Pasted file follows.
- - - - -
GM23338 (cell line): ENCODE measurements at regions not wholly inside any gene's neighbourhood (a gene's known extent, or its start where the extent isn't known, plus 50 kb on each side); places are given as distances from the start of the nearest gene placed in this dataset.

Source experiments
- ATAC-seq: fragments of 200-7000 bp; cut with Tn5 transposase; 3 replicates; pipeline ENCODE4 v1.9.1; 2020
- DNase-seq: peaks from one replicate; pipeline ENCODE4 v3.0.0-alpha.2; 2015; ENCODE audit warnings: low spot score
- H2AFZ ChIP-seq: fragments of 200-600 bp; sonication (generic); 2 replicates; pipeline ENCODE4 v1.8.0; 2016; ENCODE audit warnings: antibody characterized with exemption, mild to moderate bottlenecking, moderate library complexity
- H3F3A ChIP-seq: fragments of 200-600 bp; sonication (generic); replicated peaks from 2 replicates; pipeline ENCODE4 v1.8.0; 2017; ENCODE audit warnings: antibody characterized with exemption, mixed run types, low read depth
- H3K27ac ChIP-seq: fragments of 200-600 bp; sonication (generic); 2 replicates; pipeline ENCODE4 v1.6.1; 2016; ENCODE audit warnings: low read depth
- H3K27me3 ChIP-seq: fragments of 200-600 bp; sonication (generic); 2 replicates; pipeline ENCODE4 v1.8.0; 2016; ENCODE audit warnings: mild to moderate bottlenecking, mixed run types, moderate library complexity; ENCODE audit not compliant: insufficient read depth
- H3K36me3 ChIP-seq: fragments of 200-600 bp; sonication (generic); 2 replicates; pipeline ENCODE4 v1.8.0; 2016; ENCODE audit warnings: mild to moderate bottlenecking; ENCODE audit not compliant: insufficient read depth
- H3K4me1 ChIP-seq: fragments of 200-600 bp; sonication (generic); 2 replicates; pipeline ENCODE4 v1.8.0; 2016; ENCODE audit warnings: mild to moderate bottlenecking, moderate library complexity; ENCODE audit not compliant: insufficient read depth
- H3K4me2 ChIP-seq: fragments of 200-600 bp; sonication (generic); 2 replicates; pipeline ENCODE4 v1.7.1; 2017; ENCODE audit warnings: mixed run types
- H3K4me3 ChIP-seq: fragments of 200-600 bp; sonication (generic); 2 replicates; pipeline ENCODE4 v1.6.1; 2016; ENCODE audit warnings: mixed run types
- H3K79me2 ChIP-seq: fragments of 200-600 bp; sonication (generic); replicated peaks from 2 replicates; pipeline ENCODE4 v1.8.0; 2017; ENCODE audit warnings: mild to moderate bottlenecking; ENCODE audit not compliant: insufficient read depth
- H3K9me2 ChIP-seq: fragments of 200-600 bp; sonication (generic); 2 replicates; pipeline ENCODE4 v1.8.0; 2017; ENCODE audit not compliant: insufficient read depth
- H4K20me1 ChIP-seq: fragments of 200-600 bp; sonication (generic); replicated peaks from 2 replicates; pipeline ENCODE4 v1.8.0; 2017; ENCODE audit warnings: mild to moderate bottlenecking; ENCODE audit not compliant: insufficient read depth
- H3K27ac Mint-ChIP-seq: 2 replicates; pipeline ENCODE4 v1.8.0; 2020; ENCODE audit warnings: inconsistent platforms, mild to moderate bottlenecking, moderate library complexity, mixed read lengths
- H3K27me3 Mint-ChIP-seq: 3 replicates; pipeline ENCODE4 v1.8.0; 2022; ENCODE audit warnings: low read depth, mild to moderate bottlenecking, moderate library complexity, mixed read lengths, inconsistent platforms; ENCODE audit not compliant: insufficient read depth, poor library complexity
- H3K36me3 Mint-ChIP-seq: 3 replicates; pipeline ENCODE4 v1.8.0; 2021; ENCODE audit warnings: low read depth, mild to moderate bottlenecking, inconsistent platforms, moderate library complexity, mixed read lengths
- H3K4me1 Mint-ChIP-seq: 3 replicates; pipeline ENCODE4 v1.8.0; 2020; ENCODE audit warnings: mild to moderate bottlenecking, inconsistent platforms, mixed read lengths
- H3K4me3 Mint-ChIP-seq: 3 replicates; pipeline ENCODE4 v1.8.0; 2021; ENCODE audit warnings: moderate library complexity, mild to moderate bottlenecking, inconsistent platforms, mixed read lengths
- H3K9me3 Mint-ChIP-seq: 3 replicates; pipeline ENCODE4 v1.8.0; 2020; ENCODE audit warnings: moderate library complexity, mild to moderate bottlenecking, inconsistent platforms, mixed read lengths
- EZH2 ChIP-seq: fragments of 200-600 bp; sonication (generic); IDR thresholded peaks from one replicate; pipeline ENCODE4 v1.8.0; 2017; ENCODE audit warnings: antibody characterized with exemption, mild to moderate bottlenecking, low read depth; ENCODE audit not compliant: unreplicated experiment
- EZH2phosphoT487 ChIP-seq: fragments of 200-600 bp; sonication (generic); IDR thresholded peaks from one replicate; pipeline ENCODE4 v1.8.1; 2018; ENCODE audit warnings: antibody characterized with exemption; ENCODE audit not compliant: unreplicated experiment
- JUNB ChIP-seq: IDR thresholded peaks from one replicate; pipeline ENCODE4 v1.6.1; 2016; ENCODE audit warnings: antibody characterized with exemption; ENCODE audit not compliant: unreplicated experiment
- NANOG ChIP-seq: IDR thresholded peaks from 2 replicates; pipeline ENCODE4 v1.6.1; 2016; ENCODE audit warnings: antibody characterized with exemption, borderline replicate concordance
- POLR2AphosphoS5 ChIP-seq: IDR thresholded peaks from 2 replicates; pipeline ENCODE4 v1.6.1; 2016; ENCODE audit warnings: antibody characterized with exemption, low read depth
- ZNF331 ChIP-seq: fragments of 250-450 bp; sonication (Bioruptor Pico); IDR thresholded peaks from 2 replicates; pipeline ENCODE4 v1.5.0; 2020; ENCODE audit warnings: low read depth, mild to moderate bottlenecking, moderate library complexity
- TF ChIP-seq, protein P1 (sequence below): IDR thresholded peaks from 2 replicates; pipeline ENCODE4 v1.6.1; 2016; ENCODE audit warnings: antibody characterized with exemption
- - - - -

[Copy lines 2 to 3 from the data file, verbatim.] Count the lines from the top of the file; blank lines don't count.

Source experiments
- ATAC-seq: fragments of 200-7000 bp; cut with Tn5 transposase; 3 replicates; pipeline ENCODE4 v1.9.1; 2020